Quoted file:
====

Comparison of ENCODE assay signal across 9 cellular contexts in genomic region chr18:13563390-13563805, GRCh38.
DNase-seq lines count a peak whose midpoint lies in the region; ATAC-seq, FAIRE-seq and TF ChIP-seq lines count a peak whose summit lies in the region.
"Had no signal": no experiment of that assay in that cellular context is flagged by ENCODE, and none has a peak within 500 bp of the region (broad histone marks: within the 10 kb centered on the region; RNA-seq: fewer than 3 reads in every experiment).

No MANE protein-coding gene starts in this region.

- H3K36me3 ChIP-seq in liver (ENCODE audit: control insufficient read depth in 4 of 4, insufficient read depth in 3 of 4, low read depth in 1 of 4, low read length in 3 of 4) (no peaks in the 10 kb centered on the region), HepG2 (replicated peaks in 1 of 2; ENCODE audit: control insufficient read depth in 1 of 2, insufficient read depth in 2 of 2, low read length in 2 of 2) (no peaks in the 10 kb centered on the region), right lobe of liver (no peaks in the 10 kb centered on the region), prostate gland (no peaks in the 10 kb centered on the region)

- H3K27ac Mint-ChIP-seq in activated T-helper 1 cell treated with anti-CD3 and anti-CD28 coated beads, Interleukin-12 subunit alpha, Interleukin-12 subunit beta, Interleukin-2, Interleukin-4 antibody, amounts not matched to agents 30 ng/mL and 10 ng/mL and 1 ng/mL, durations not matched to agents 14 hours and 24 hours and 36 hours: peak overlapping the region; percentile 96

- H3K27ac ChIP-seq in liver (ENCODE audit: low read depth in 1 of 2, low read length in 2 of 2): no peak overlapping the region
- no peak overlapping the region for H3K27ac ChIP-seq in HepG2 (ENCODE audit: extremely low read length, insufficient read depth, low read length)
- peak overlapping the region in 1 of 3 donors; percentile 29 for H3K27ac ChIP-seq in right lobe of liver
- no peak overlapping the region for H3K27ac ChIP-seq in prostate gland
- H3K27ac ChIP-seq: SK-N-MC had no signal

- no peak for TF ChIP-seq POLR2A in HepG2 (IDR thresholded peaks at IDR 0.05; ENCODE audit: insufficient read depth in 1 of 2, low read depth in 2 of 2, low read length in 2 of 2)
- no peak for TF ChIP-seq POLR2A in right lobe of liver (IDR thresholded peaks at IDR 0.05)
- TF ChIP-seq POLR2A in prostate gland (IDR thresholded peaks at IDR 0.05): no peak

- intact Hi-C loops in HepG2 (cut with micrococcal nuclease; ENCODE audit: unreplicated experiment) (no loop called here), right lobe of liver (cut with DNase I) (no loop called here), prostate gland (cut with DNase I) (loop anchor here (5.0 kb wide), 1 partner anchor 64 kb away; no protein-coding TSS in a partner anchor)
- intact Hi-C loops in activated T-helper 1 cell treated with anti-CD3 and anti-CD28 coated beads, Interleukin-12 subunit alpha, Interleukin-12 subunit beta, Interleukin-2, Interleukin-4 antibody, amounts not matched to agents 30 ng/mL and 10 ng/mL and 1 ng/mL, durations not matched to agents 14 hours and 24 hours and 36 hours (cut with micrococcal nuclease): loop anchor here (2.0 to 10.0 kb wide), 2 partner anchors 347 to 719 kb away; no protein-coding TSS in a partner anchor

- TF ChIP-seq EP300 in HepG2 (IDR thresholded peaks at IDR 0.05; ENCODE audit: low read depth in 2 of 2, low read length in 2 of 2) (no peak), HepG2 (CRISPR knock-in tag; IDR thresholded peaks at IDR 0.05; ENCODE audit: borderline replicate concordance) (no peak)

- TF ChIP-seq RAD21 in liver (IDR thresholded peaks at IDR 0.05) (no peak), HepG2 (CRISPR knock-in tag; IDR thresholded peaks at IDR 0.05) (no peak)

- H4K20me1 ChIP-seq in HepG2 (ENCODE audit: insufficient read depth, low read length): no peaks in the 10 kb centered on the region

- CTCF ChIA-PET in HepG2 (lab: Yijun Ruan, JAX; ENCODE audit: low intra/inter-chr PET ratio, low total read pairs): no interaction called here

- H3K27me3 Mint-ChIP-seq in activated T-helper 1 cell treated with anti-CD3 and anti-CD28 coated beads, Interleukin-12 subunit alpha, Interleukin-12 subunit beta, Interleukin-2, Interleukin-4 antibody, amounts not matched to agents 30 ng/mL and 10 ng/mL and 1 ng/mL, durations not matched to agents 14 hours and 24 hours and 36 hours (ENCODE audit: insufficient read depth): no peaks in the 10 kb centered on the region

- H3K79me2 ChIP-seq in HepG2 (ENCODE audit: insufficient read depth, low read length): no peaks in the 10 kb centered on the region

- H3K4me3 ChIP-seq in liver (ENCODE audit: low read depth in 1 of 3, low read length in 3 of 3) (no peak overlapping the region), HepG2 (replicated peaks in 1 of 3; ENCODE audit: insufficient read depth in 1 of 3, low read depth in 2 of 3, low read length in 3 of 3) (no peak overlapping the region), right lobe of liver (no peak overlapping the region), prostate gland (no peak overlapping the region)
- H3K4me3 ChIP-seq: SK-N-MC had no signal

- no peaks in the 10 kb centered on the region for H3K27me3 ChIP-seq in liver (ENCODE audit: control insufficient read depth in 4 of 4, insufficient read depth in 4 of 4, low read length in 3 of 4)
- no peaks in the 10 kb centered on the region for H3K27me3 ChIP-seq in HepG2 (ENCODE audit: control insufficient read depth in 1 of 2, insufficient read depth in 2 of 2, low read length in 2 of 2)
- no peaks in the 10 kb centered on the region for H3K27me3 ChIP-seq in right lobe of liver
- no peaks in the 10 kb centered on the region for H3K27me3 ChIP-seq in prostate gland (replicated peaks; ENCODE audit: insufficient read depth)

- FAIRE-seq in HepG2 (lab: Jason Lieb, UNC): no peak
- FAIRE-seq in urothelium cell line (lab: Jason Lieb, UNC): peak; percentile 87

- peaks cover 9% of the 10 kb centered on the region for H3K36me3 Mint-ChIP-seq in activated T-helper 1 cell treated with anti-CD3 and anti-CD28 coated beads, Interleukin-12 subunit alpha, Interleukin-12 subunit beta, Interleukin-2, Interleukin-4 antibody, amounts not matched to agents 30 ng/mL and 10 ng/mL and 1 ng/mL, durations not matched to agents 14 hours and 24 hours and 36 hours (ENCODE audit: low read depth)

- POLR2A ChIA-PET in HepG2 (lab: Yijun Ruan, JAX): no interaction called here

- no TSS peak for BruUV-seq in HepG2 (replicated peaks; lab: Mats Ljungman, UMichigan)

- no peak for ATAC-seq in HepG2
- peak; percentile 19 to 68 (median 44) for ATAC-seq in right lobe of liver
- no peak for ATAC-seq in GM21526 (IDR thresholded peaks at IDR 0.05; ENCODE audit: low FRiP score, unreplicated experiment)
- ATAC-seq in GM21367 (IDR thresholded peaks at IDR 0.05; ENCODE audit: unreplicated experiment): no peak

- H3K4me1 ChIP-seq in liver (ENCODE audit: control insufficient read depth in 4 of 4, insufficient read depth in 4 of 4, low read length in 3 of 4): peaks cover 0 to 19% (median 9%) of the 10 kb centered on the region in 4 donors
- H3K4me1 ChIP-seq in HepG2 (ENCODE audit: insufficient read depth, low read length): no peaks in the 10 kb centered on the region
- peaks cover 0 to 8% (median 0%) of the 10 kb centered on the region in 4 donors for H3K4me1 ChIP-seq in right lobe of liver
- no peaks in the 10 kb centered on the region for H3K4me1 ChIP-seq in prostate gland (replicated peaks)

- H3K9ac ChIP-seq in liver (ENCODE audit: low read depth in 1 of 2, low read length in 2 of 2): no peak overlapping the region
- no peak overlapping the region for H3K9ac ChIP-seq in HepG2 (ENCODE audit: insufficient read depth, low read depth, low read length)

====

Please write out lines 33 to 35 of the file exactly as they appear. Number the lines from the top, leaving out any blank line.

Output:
- no TSS peak for BruUV-seq in HepG2 (replicated peaks; lab: Mats Ljungman, UMichigan)

- no peak for ATAC-seq in HepG2
- peak; percentile 19 to 68 (median 44) for ATAC-seq in right lobe of liver